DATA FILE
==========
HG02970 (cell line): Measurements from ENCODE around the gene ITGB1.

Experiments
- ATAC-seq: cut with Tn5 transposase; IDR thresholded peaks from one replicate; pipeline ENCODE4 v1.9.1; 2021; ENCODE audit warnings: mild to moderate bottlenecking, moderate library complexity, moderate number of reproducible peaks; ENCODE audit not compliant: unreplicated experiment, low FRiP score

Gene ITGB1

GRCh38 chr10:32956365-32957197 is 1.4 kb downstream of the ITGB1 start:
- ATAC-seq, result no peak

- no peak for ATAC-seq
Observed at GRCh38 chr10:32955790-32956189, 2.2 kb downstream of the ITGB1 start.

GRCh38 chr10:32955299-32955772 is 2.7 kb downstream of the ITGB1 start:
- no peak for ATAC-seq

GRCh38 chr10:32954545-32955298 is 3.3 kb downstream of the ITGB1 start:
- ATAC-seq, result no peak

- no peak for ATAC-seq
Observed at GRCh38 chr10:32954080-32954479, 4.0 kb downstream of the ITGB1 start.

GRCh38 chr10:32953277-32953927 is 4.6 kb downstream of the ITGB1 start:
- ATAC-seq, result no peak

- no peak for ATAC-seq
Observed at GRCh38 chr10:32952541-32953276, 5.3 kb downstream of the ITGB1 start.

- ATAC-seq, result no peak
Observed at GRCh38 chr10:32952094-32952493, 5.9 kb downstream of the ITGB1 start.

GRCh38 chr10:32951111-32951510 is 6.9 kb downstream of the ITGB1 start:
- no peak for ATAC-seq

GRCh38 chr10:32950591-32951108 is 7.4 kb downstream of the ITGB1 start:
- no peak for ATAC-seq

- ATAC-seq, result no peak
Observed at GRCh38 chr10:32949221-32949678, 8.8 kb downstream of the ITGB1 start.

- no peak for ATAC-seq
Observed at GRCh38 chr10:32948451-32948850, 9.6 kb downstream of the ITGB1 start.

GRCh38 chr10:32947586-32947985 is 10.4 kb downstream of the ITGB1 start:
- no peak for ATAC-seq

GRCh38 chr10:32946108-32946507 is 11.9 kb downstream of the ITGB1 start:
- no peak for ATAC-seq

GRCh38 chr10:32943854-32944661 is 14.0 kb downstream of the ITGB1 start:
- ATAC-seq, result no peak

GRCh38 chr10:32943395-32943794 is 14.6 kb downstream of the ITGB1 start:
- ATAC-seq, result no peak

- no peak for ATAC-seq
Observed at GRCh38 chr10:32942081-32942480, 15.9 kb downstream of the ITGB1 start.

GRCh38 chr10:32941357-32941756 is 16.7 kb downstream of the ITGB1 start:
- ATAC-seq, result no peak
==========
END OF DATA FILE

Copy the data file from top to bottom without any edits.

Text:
HG02970 (cell line): Measurements from ENCODE around the gene ITGB1.

Experiments
- ATAC-seq: cut with Tn5 transposase; IDR thresholded peaks from one replicate; pipeline ENCODE4 v1.9.1; 2021; ENCODE audit warnings: mild to moderate bottlenecking, moderate library complexity, moderate number of reproducible peaks; ENCODE audit not compliant: unreplicated experiment, low FRiP score

Gene ITGB1

GRCh38 chr10:32956365-32957197 is 1.4 kb downstream of the ITGB1 start:
- ATAC-seq, result no peak

- no peak for ATAC-seq
Observed at GRCh38 chr10:32955790-32956189, 2.2 kb downstream of the ITGB1 start.

GRCh38 chr10:32955299-32955772 is 2.7 kb downstream of the ITGB1 start:
- no peak for ATAC-seq

GRCh38 chr10:32954545-32955298 is 3.3 kb downstream of the ITGB1 start:
- ATAC-seq, result no peak

- no peak for ATAC-seq
Observed at GRCh38 chr10:32954080-32954479, 4.0 kb downstream of the ITGB1 start.

GRCh38 chr10:32953277-32953927 is 4.6 kb downstream of the ITGB1 start:
- ATAC-seq, result no peak

- no peak for ATAC-seq
Observed at GRCh38 chr10:32952541-32953276, 5.3 kb downstream of the ITGB1 start.

- ATAC-seq, result no peak
Observed at GRCh38 chr10:32952094-32952493, 5.9 kb downstream of the ITGB1 start.

GRCh38 chr10:32951111-32951510 is 6.9 kb downstream of the ITGB1 start:
- no peak for ATAC-seq

GRCh38 chr10:32950591-32951108 is 7.4 kb downstream of the ITGB1 start:
- no peak for ATAC-seq

- ATAC-seq, result no peak
Observed at GRCh38 chr10:32949221-32949678, 8.8 kb downstream of the ITGB1 start.

- no peak for ATAC-seq
Observed at GRCh38 chr10:32948451-32948850, 9.6 kb downstream of the ITGB1 start.

GRCh38 chr10:32947586-32947985 is 10.4 kb downstream of the ITGB1 start:
- no peak for ATAC-seq

GRCh38 chr10:32946108-32946507 is 11.9 kb downstream of the ITGB1 start:
- no peak for ATAC-seq

GRCh38 chr10:32943854-32944661 is 14.0 kb downstream of the ITGB1 start:
- ATAC-seq, result no peak

GRCh38 chr10:32943395-32943794 is 14.6 kb downstream of the ITGB1 start:
- ATAC-seq, result no peak

- no peak for ATAC-seq
Observed at GRCh38 chr10:32942081-32942480, 15.9 kb downstream of the ITGB1 start.

GRCh38 chr10:32941357-32941756 is 16.7 kb downstream of the ITGB1 start:
- ATAC-seq, result no peak